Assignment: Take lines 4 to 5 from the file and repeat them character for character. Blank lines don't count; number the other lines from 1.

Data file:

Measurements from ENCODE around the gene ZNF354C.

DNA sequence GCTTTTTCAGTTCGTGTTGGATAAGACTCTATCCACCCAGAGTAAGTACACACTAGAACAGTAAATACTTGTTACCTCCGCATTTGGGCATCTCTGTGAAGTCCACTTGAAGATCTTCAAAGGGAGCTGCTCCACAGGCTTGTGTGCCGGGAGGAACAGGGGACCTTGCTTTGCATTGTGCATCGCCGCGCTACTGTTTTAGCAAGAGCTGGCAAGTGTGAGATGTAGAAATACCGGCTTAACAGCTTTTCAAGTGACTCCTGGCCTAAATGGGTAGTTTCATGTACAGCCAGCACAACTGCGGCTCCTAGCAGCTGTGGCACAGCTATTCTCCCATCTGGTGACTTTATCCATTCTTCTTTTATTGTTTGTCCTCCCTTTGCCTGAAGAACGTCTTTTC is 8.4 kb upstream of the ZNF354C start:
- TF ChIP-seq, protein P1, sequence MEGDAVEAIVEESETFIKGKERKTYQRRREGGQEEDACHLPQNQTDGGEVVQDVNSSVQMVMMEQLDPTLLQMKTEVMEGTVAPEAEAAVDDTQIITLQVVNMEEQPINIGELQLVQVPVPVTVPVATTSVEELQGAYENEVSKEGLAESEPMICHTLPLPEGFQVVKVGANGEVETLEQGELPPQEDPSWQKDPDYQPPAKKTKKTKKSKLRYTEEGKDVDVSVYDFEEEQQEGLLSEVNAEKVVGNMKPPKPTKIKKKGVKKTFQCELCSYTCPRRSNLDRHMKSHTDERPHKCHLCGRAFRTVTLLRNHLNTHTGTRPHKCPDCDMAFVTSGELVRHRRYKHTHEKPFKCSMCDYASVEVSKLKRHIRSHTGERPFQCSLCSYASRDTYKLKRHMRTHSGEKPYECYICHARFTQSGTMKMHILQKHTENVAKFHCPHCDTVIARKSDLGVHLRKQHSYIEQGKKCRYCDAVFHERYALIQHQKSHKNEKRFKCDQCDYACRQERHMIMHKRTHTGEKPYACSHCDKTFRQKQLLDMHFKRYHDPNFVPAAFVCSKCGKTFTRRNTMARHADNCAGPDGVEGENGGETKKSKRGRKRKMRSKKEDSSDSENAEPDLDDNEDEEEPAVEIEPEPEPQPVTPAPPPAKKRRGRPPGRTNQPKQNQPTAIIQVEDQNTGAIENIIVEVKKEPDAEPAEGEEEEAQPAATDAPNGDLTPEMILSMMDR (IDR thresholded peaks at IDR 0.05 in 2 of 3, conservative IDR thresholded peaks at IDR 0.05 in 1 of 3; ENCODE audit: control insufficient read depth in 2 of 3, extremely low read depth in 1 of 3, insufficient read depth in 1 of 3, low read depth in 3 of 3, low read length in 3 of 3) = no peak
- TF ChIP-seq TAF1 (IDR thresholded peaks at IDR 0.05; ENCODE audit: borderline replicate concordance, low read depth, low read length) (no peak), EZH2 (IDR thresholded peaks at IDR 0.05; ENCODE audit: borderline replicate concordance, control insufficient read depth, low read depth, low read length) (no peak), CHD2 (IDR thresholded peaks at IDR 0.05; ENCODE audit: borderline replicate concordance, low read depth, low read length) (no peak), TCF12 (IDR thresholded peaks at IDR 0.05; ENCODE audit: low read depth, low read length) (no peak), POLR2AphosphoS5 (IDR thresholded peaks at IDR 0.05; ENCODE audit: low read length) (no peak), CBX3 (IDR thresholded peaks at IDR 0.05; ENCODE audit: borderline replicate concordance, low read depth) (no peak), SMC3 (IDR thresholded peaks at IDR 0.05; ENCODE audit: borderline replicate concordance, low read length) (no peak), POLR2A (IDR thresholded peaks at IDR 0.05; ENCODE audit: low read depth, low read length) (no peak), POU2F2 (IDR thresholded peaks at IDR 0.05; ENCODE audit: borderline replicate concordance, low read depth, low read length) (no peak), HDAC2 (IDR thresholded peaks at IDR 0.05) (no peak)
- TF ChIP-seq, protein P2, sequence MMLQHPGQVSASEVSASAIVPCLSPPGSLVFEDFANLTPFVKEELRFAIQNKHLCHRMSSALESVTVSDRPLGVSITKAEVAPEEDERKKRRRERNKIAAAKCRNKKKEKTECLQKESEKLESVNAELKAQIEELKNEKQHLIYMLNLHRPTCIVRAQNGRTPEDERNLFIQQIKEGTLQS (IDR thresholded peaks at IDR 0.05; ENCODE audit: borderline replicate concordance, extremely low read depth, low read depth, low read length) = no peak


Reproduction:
- TF ChIP-seq TAF1 (IDR thresholded peaks at IDR 0.05; ENCODE audit: borderline replicate concordance, low read depth, low read length) (no peak), EZH2 (IDR thresholded peaks at IDR 0.05; ENCODE audit: borderline replicate concordance, control insufficient read depth, low read depth, low read length) (no peak), CHD2 (IDR thresholded peaks at IDR 0.05; ENCODE audit: borderline replicate concordance, low read depth, low read length) (no peak), TCF12 (IDR thresholded peaks at IDR 0.05; ENCODE audit: low read depth, low read length) (no peak), POLR2AphosphoS5 (IDR thresholded peaks at IDR 0.05; ENCODE audit: low read length) (no peak), CBX3 (IDR thresholded peaks at IDR 0.05; ENCODE audit: borderline replicate concordance, low read depth) (no peak), SMC3 (IDR thresholded peaks at IDR 0.05; ENCODE audit: borderline replicate concordance, low read length) (no peak), POLR2A (IDR thresholded peaks at IDR 0.05; ENCODE audit: low read depth, low read length) (no peak), POU2F2 (IDR thresholded peaks at IDR 0.05; ENCODE audit: borderline replicate concordance, low read depth, low read length) (no peak), HDAC2 (IDR thresholded peaks at IDR 0.05) (no peak)
- TF ChIP-seq, protein P2, sequence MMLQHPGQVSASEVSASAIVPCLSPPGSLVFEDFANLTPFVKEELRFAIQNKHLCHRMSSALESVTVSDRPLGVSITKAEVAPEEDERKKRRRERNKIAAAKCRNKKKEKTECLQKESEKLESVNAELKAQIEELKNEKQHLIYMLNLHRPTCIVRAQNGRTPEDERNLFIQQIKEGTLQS (IDR thresholded peaks at IDR 0.05; ENCODE audit: borderline replicate concordance, extremely low read depth, low read depth, low read length) = no peak